There was always an Appalachian twang in Janis's delivery. I came to Laura Gibson through her Six White Horses EP, where she sang mountain ballads and ye olde folk songs in a voice that seemed at once wizened and innocent, one moment porch-rocking with a pipe in her hand, the next a child placing its hand in a gentle stream. Though the arrangements on La Grande are more sophisticated, adventurous and quirky — the looping maze of "Lion/Lamb," the surface noise scratch and dizzying backing vocals of "the Rushing Dark" — she doesn't lose sight of her hillock'ed melody. I hear her through this prism of beguiling wonder at the music that springs from her, as if she is singing each song for the first time. "Milk-Heavy, Pollen-Eyed" is spell-weaving, affecting in its unadorned truths; "Crow/Swallow" has an aviary sense of flight, tying it to Janis's version of "The Cuckoo," gliding on air currents of simple orchestration; "Feather Lungs" breathes her campfire song into the night. Truly special.
Mother Mover and Shaker
I like my fried chicken with Shake 'n Bake, popping and sputtering in a pan full of oil, just like the time I once witnessed Bo Diddley cook up a mess of legs and wings on a hot plate in an R&B hotel off Times Square. The Shakes, whose call-and-response has spiraled by word-of-mouth since they burst upon the scene less than a SXSW ago, have a fine sense of heritage about them, bedrock soul that beckons and cajoles till you're impelled to the dance floor; but they are hardly bound by what has come before. There is a vibrancy to these songs that tosses nostalgia and genre references to the fore and aft, the headlong rush of Brittany Howard's ebullient cakewalk ripe for the slicing. There's a lot of Stax chop and a bass drum that has room to reverberate while the guitar lick chiks and Howard's wail covers all like an enveloping cloak. "Wait," she commands in "Hold On," but how could anyone in the face of the Shakes?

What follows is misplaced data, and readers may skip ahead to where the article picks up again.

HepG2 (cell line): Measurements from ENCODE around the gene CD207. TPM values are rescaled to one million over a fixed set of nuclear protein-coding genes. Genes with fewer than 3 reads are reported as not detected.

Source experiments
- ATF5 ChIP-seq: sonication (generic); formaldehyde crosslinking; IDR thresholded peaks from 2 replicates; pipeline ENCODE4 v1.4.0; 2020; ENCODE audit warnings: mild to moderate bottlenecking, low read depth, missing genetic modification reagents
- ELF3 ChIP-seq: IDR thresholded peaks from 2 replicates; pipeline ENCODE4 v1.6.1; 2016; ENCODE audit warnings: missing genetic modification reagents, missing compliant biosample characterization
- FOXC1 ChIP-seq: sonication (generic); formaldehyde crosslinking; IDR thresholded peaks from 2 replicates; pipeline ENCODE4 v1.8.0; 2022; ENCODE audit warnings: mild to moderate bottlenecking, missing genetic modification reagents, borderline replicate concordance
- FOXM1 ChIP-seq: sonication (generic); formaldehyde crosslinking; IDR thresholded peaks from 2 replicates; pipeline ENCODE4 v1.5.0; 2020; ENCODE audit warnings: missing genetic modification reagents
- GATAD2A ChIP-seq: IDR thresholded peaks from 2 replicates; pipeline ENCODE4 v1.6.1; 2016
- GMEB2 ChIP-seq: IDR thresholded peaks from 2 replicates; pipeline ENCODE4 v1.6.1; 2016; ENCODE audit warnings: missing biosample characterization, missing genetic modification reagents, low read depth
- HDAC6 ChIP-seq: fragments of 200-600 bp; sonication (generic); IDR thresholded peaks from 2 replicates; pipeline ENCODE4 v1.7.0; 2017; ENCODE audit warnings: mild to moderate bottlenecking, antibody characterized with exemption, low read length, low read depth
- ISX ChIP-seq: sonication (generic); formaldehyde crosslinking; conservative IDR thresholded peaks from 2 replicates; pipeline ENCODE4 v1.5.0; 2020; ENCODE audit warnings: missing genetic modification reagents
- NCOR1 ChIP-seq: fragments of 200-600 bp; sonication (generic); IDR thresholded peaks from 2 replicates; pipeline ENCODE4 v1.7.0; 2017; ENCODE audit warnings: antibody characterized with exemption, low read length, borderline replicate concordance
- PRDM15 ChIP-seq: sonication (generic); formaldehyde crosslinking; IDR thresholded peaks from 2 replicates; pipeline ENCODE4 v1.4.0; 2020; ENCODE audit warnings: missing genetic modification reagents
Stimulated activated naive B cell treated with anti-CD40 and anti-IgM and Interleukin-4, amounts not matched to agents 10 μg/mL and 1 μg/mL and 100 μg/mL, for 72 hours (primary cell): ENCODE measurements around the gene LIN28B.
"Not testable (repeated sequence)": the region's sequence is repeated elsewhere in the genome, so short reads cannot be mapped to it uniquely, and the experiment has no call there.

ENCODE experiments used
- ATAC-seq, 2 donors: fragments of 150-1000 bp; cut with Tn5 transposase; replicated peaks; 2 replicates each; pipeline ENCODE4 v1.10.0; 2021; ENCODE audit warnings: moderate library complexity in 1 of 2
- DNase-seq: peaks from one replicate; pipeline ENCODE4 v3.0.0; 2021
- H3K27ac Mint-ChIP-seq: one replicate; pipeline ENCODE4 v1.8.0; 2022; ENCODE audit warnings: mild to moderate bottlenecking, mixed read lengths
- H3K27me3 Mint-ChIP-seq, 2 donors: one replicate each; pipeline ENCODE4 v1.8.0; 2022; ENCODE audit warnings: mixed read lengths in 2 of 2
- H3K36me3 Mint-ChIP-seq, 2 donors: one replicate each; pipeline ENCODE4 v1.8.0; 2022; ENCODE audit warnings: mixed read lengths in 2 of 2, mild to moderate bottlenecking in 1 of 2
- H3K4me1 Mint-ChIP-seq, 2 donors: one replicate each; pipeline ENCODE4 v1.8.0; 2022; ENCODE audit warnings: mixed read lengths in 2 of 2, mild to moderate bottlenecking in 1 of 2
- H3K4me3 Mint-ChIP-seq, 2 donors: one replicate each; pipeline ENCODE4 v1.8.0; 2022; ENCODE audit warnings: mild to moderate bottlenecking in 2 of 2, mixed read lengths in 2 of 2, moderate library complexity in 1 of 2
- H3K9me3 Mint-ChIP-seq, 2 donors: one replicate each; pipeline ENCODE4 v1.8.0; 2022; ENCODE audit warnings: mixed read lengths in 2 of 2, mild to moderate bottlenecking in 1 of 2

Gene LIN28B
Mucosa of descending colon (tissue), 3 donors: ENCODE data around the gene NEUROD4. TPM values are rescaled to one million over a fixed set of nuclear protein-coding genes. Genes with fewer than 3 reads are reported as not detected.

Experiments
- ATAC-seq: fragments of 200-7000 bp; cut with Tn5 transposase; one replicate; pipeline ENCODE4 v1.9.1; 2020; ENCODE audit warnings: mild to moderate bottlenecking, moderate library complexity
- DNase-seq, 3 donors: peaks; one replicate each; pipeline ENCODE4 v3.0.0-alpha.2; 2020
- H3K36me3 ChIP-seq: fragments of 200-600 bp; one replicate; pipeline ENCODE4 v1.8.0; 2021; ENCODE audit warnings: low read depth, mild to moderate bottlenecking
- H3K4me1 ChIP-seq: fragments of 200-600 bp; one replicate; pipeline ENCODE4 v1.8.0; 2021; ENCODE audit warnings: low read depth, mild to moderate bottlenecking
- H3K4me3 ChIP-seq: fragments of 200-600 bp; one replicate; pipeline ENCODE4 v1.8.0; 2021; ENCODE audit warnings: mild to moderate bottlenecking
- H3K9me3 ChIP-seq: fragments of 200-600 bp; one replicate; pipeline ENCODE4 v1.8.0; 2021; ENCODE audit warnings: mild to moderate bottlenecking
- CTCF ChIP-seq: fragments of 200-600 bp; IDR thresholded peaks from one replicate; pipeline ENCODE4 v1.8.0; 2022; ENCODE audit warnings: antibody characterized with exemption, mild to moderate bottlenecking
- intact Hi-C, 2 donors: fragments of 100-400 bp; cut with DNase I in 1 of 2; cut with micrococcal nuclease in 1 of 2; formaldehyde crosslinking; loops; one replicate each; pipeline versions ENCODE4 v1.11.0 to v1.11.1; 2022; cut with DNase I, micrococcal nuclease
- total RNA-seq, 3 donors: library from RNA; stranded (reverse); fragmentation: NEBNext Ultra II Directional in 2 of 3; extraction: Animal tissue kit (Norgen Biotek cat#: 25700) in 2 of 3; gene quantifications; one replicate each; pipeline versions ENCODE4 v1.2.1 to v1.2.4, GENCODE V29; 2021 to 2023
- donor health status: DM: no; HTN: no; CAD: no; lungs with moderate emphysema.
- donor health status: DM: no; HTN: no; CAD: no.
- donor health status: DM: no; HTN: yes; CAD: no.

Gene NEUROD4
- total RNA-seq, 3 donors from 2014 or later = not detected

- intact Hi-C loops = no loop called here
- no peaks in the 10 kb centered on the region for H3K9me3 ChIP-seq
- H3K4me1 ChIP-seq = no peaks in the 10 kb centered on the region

The forked tongue of lightning, responsing thunder. Miny Parsonz unleashes storms as she stands in the prow of Royal Thunder, an Atlanta band that loves a good careen along the shoulder of the heavy rock higher-way. She can howl with the best of them, as the band lays down pulsating riff after riff, and the frontal assault has a bracing lift to its pummel. They skirt the noisecore of metal but share as much kin with Southern brethren and sistren like Drivin' and Cryin' or even Superchunk; and reference British moltens like the immortal Sabs and Maiden before engaging full thrust and velocity. "Whispering World" is more shout-it-out than its title would suggest, and had me headbanging in the kitchen as I was doing the dishes. Miny isn't afraid to slow it down ("Sleeping Witch," "Drown") but you know she's only awaiting the full throttle roar to come.